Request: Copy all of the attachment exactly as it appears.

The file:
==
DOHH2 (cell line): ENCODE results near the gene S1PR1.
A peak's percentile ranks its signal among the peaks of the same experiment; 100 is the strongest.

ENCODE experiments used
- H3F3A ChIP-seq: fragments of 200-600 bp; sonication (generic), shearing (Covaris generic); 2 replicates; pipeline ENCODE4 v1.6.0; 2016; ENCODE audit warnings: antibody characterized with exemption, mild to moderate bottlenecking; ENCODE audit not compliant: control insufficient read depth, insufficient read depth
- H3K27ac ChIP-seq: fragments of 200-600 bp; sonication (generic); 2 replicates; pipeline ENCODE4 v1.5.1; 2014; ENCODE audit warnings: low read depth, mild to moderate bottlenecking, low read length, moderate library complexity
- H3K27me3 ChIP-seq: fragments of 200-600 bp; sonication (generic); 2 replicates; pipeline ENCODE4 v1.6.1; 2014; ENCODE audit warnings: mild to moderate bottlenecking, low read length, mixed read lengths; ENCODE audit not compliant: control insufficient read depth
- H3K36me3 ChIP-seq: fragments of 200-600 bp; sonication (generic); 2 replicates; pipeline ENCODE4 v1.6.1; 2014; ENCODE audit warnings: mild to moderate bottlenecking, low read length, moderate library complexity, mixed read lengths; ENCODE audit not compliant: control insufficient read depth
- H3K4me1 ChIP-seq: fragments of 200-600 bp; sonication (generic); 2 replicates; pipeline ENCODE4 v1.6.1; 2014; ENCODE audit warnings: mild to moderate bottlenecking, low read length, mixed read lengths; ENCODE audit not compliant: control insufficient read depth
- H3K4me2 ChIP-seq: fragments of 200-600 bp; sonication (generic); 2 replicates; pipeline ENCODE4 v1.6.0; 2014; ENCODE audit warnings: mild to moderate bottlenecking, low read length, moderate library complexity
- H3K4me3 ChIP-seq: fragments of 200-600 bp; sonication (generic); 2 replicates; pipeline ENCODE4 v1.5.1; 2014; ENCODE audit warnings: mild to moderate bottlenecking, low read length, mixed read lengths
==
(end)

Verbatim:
DOHH2 (cell line): ENCODE results near the gene S1PR1.
A peak's percentile ranks its signal among the peaks of the same experiment; 100 is the strongest.

ENCODE experiments used
- H3F3A ChIP-seq: fragments of 200-600 bp; sonication (generic), shearing (Covaris generic); 2 replicates; pipeline ENCODE4 v1.6.0; 2016; ENCODE audit warnings: antibody characterized with exemption, mild to moderate bottlenecking; ENCODE audit not compliant: control insufficient read depth, insufficient read depth
- H3K27ac ChIP-seq: fragments of 200-600 bp; sonication (generic); 2 replicates; pipeline ENCODE4 v1.5.1; 2014; ENCODE audit warnings: low read depth, mild to moderate bottlenecking, low read length, moderate library complexity
- H3K27me3 ChIP-seq: fragments of 200-600 bp; sonication (generic); 2 replicates; pipeline ENCODE4 v1.6.1; 2014; ENCODE audit warnings: mild to moderate bottlenecking, low read length, mixed read lengths; ENCODE audit not compliant: control insufficient read depth
- H3K36me3 ChIP-seq: fragments of 200-600 bp; sonication (generic); 2 replicates; pipeline ENCODE4 v1.6.1; 2014; ENCODE audit warnings: mild to moderate bottlenecking, low read length, moderate library complexity, mixed read lengths; ENCODE audit not compliant: control insufficient read depth
- H3K4me1 ChIP-seq: fragments of 200-600 bp; sonication (generic); 2 replicates; pipeline ENCODE4 v1.6.1; 2014; ENCODE audit warnings: mild to moderate bottlenecking, low read length, mixed read lengths; ENCODE audit not compliant: control insufficient read depth
- H3K4me2 ChIP-seq: fragments of 200-600 bp; sonication (generic); 2 replicates; pipeline ENCODE4 v1.6.0; 2014; ENCODE audit warnings: mild to moderate bottlenecking, low read length, moderate library complexity
- H3K4me3 ChIP-seq: fragments of 200-600 bp; sonication (generic); 2 replicates; pipeline ENCODE4 v1.5.1; 2014; ENCODE audit warnings: mild to moderate bottlenecking, low read length, mixed read lengths